Sound resources

Partnership boosts appreciation of natural areas.

By Marion Blackburn

WASHINGTON, N.C. — A multimillion-dollar restoration of the historic Mattamuskeet Lodge in Hyde County could be within reach.

The Partnership for the Sounds operates the lodge, part of the Matamuskeet National Wildlife Refuge, and for years has sought funding to reopen the landmark.

Though still uncertain, improvement funds may go to the U.S. Department of the Interior, which owns the lodge, to complete critical structural repairs.

“We think the money for repairs will be put back into the budget in the near future,” says Jackie Peoples Woolard, executive director of the partnership, which operates the site and other attractions in the Albemarle-Pamlico Peninsula.

The partnership was founded in 1993 by leaders in Bertie, Beaufort, Hyde and Tyrell counties to bring attention to the area’s natural beauty. They hoped their combined efforts would lead to more funding, planning and use of resources.

“We realized that what we have in common is land and water,” Woolard says. “So we worked on ways to utilize the natural resources, to make them into learning experiences that could become tourist destinations.

“We were looking for a long-term stewardship opportunity for our environment that could become an economic vehicle.”

The partnership operates several centers celebrating eastern North Carolina’s distinctive ecology.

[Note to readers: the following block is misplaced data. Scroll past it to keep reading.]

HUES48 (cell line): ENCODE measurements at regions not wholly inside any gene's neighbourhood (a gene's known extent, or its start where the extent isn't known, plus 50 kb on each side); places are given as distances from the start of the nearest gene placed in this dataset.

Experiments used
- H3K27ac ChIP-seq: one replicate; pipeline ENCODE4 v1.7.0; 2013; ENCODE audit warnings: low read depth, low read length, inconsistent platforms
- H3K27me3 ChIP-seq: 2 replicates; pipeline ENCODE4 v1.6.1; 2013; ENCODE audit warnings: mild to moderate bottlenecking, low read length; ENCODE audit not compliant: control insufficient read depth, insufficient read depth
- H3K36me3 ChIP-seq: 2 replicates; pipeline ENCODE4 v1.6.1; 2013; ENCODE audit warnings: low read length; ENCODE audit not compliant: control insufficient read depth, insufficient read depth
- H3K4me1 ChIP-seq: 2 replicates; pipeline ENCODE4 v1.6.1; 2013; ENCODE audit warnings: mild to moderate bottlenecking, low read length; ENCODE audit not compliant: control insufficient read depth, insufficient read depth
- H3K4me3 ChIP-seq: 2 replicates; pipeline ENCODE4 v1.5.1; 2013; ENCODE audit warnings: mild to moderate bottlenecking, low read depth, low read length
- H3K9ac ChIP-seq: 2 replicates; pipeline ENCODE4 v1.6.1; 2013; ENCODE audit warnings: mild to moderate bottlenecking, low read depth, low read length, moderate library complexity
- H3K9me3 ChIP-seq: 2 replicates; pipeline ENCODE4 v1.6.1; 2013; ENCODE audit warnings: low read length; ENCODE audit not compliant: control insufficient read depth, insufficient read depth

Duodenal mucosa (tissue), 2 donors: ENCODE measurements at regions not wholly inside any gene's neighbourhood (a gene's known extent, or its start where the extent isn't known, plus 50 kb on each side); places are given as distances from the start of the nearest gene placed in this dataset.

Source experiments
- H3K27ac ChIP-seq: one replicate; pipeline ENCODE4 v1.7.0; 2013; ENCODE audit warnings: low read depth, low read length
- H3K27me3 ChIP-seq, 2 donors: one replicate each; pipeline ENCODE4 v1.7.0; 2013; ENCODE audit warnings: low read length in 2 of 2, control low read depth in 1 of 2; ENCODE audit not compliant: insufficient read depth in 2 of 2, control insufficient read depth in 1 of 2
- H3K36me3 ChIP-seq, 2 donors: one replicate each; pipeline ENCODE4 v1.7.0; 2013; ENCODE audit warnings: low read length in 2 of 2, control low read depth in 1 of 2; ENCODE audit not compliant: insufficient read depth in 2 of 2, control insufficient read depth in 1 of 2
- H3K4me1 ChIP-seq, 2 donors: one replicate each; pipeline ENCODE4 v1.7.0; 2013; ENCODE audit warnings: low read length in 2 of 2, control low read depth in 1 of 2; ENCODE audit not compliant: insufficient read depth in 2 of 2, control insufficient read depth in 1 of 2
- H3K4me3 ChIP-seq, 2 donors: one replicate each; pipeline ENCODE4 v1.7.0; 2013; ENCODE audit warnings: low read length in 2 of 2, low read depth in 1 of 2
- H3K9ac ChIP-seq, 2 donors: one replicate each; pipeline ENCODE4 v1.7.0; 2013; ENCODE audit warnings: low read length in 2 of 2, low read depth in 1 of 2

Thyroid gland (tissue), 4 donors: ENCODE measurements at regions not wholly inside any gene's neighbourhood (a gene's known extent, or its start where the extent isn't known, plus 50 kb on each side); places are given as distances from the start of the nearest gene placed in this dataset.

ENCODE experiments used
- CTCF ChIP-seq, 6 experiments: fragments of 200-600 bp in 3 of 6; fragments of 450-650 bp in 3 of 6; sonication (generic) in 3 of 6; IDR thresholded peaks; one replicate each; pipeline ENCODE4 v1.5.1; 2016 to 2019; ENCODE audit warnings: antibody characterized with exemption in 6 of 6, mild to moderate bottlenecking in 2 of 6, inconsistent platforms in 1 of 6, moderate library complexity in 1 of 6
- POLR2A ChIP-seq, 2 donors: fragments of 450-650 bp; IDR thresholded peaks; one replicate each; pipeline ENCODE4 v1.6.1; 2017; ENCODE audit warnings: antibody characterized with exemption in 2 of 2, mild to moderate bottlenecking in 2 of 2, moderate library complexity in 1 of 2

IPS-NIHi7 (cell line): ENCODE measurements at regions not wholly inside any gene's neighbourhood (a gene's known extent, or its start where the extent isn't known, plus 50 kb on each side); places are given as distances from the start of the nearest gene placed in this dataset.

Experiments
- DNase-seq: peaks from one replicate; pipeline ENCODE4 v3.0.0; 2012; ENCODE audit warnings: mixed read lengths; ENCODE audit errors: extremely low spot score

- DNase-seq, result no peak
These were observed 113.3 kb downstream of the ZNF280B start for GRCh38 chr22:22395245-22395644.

At environmental education centers in Columbia, Washington, Windsor and Englehard, visitors learn about the swamps, waterways, hardwood forests and wetlands known as pocosins.

With federal, state and local funding, grants, private contributions, membership dues and proceeds from several gift shops, the organization has an annual budget of about $900,000.

It is staffed by 14 full-time and several part-time employees and volunteers.

Its most visible attraction, with about 15,000 visits each year, is the North Carolina Estuarium in Washington, a sunny center on the Pamlico River where visitors learn about tidal marshlands and wind along a waterfront boardwalk.

Its other accomplishments include supporting the Cashie River Walk in Windsor, restoring the downtown Columbia Theater and Cultural Resources Center, and opening the Walter B. Jones Sr. Center for the Sounds in Columbia and the Roanoke-Cashie River Center in Windsor.

The group also operates the 1850s-era Octagon House in Hyde County, an information center.

“There are a lot of things to see and learn about,” says Tom Stroud, deputy director for programs who is based at the estuarium. “If we can merge the natural resources in this area with creating an economic niche in a way that helps businesses and sets us apart as a tourist destination, that’s good for the area.”

Mattamuskeet Lodge, built in 1915 as a pumping station and converted to a hunters resort in the 1930s, could be a jewel in the crown for the area.

The partnership successfully restored the lodge’s interior and, from 1999 to 2000, operated it as a centerpiece of Hyde County, with its ballroom hosting business meetings, receptions and dances.

An on-site inspection found hidden structural problems and the lodge closed in 2000.

Since then, the partnership, working with others, has sought the $3.5 million needed to rehabilitate its support columns.

Federal funds budgeted for the lodge were instead used for wildfire control last summer but the outlook is good for funding in the future, Woolard says.

“It’s our ambition to restore the lodge to its glory,” she says. “It’s a very beloved place, a legacy for the country.”

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